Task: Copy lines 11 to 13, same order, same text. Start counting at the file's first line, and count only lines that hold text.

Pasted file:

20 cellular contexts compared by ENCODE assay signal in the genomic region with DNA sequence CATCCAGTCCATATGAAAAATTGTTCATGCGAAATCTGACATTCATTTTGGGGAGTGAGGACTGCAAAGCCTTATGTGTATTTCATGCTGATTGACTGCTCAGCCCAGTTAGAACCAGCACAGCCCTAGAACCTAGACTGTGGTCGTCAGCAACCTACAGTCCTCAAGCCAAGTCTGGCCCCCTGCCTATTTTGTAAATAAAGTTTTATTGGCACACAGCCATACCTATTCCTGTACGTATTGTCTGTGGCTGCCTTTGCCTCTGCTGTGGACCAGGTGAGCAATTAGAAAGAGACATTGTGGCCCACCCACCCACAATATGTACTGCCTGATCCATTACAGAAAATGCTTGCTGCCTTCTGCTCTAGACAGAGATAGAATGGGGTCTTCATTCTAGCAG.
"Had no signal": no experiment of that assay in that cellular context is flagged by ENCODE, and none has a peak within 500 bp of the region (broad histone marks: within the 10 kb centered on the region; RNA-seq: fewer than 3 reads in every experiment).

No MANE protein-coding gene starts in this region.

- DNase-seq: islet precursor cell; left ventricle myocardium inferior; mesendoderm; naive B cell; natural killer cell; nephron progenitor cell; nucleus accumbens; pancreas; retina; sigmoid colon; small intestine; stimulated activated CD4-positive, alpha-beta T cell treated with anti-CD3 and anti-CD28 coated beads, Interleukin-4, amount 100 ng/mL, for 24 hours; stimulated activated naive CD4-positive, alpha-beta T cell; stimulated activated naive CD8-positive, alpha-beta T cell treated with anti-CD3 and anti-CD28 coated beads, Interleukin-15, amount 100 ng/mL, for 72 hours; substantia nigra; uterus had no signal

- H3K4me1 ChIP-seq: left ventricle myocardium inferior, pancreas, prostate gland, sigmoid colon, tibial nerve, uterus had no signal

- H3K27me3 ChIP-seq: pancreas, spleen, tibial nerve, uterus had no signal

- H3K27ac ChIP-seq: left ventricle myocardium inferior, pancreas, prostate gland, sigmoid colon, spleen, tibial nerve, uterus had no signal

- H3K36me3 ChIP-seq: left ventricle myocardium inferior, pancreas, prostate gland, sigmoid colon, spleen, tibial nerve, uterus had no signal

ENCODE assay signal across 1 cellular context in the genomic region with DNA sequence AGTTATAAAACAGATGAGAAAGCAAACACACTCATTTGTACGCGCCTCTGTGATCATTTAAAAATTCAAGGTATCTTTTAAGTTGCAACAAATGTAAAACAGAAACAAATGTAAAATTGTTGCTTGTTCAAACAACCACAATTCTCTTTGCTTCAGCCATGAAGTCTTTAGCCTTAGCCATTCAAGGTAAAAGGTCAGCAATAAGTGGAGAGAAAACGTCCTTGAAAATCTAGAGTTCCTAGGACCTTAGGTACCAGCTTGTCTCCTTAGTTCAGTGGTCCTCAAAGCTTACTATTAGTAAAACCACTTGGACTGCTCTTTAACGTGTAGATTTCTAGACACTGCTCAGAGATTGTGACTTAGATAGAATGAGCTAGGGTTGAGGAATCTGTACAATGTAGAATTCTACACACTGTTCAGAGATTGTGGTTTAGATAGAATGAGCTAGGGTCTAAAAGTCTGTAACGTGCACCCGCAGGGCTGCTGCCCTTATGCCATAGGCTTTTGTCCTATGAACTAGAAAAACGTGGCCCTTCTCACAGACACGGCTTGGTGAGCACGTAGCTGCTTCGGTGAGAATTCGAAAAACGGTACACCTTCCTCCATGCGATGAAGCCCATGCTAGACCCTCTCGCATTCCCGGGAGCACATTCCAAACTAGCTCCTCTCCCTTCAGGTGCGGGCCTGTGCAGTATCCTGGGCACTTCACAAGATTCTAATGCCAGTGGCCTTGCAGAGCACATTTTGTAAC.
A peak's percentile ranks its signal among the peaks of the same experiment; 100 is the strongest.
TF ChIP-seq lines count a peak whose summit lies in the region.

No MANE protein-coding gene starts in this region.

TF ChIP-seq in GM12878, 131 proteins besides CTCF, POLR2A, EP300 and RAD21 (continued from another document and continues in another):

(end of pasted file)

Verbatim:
TF ChIP-seq lines count a peak whose summit lies in the region.

No MANE protein-coding gene starts in this region.

TF ChIP-seq in GM12878, 131 proteins besides CTCF, POLR2A, EP300 and RAD21 (continued from another document and continues in another):